Well actually, it’s over here.
Attention followers of Raganella, I no longer post on this blog. I’ve started a new endeavor – Gathering Ground. Nature awareness, mindfulness meditation, and healing plant education for parents with young’uns.
Wow. A girl takes a little break from the city life and things just sneak up on her. I’m teaching 3 workshops over the next few weeks and I haven’t even told you about them yet. Yikes! Well, here they are. Better late than never, I s’pose…
Lovely Lavender & Romantic Rose
THIS Saturday, July 14!
11am to 1pm
NY Botanical Garden Midtown
20 West 44th St
Two of the most beloved flowers in the plant kingdom are more than just beautiful. They also have healing benefits for the body, mind, and soul. Learn the many uses of lavender and rose, including how to make a herbal-infused oil and a creamy salve with additional botanical ingredients.
(Price includes a $10 Materials Fee)
$55 for non-members, $51 for members
Create Your Own Body Care
Tuesday, July 17
3:30 to 6:30pm
195 Morgan Avenue
Brooklyn, NY 11237
From luxurious lotions to polishing cleansers, come learn how simple it can be to nourish your skin, naturally. In this hands-on workshop, you’ll learn the simple art of mixing up your very own customized goods that enhance your natural beauty and also make great gifts.
Everyone takes home 3 products:
all-over body cream, facial cleanser, body scrub
SIGN UP! (link to come)
DIY Cleaning Solutions
Thursday, August 2
9am to 12pm
195 Morgan Avenue
Brooklyn, NY 11237
Chemicals in common household cleaning products stink. The good news is, there’s a better solution! Homemade cleaning products are non-toxic, simple to make, effective & pleasing to use. In this workshop, you’ll:
• Make your own customized, non-toxic, non-polluting cleaning products
• Identify everyday household products that may be harmful to your health
• Learn about plants that help filter out toxins in your home
Everyone makes & takes home 3 products:
all-purpose spray cleaner, scrubbing cleanser, glass cleaner
SIGN UP! (link to come)
I just made myself sick. Not intentionally, but it had to be done. I’ve had this collection of body care products sitting for several years under my bathroom sink, just collecting dust. Some of these things have been sitting there for at least 6 years (some over 8!). Most of them contain a whole slew of gross chemical ingredients, and in particular the one I can’t stomach the most – fragrance (parfum). Some of them were so-called “organic” products that just didn’t work well (like deodorant).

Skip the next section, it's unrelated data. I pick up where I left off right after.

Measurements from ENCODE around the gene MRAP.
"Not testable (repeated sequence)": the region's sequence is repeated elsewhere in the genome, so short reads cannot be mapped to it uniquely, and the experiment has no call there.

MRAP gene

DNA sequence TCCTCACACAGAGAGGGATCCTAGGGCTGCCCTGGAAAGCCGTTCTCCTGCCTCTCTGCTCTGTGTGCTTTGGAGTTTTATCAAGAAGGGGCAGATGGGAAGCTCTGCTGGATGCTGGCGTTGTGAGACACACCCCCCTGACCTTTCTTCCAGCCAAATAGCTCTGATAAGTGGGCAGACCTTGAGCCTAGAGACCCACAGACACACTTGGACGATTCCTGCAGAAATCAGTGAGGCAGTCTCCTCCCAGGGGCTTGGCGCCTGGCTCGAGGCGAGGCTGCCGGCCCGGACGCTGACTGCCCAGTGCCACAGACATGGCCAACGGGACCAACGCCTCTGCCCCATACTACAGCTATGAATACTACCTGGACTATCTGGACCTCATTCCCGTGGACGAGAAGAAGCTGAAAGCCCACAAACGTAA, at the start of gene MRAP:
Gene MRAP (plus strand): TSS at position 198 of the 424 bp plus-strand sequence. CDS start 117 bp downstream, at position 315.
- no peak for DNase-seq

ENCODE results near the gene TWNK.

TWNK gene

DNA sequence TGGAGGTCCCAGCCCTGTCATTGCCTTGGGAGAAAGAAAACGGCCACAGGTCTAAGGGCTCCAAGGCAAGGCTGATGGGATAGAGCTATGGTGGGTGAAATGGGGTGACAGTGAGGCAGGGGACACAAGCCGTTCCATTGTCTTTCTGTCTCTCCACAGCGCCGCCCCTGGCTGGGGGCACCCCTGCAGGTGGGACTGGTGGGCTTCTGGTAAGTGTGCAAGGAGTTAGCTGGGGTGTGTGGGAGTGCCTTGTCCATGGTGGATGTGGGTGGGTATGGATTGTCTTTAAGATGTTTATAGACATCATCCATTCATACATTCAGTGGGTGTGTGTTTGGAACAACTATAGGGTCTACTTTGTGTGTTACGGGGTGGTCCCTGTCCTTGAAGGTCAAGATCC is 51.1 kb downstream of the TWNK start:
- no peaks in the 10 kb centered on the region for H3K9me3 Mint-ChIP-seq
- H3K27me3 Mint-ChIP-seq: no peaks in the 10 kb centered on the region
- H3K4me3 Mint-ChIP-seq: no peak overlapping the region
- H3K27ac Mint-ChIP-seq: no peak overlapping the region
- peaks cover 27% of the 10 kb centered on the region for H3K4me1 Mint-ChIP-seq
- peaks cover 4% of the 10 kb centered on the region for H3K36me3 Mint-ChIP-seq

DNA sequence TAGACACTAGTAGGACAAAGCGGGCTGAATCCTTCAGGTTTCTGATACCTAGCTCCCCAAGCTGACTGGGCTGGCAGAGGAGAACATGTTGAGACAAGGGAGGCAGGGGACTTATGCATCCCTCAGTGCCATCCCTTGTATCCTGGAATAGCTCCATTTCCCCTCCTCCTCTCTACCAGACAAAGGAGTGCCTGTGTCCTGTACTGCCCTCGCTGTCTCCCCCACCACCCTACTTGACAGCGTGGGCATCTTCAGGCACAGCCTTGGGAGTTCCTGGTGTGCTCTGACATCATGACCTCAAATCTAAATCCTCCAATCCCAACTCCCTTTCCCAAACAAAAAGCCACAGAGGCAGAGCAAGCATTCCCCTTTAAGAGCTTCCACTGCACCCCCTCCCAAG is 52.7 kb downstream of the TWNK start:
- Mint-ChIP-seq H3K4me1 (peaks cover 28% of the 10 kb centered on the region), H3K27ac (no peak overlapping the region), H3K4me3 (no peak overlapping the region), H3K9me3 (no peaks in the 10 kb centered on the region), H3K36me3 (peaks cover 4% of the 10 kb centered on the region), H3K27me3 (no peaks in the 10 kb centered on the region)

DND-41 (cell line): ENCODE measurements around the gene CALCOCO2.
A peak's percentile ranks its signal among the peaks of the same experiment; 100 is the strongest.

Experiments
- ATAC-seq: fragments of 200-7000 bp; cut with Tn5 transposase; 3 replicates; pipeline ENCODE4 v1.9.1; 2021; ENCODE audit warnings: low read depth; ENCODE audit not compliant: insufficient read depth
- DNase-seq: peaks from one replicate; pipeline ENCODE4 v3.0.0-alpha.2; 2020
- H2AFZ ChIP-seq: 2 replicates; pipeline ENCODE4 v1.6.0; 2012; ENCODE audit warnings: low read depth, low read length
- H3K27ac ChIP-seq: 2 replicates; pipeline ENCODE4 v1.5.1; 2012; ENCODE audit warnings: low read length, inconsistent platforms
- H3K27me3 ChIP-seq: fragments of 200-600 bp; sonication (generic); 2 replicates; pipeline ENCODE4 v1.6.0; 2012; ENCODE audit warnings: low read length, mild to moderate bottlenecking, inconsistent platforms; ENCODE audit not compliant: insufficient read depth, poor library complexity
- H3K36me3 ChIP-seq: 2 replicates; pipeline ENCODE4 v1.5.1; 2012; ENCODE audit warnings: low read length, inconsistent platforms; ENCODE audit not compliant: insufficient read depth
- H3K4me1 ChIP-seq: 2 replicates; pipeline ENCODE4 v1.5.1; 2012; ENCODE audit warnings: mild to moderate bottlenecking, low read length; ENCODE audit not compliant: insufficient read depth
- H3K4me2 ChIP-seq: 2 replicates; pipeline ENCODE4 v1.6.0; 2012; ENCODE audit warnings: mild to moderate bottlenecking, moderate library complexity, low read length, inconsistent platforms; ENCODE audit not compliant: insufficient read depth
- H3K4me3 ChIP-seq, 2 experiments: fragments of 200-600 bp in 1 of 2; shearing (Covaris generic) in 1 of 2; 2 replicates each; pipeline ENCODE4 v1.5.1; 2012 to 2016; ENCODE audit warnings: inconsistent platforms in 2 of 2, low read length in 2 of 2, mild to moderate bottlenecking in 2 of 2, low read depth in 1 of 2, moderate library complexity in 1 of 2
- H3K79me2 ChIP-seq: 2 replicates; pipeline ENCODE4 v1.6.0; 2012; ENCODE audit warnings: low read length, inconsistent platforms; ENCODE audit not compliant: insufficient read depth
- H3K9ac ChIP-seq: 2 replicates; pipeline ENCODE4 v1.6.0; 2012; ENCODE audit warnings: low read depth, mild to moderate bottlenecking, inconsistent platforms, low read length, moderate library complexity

I’ve been making my own body care goods for a few years now. The only thing I still buy is shampoo because I haven’t made the time to go no ‘poo yet (and when I do, I’ll be sure to let you know). So why didn’t I toss the nasty stuff sooner? Because I know there is no good way to dispose of products that contain unhealthy, polluting ingredients. So today was the day to just say F it. I’m going to get rid of you once and for all, jerk products! I grabbed a plastic bag (another yucky conveyance of the modern world) and in glopped the old shampoo, conditioner, and lotion.
In this mess of conventional body care products was baby shampoo. I don’t have a baby, so let me ‘splain. A few years ago, my ophthalmologist told me to use it to clean out my eyes (they were a little gunky, I guess). I never got into that habit, so there sat this giant bottle of generic baby shampoo in the cabinet. I took a peek at the ingredients of this yellow tinged goo and was not at all surprised, yet still appalled, that the product included Parfum (Fragrance). As I’ve mentioned many times before, this one ingredient is probably my least favorite, and unfortunately it’s in just about everything. Fragrance is one of the dirtiest of dirty cosmetic ingredients around. So what I want to know is, why is there fragrance in a product made for babies? Aren’t babies supposed to smell naturally delicious? Why on earth would we want to cover up that inborn sweetness, all the while exposing tiny developing humans to unknown chemicals?